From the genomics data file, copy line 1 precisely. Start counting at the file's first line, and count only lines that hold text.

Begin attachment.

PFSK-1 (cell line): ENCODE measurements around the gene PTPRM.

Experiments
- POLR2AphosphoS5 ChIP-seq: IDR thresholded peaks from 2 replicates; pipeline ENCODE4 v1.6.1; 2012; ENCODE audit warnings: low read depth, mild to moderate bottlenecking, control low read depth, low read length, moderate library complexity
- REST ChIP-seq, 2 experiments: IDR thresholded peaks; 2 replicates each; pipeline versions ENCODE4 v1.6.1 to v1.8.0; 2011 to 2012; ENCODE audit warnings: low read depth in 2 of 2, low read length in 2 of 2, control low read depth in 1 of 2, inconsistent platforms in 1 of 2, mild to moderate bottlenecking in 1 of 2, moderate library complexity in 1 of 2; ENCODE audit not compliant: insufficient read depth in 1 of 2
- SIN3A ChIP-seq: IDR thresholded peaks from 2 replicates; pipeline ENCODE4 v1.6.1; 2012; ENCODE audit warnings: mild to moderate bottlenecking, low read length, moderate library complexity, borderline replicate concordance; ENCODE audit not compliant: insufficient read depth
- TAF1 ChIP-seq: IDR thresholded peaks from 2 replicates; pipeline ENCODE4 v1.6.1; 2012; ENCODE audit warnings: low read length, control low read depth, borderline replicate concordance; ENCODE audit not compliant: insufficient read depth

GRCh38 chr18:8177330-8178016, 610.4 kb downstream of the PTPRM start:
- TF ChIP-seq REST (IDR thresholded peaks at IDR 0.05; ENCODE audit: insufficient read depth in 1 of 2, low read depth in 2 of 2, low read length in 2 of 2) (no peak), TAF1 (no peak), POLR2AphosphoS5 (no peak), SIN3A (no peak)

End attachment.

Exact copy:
PFSK-1 (cell line): ENCODE measurements around the gene PTPRM.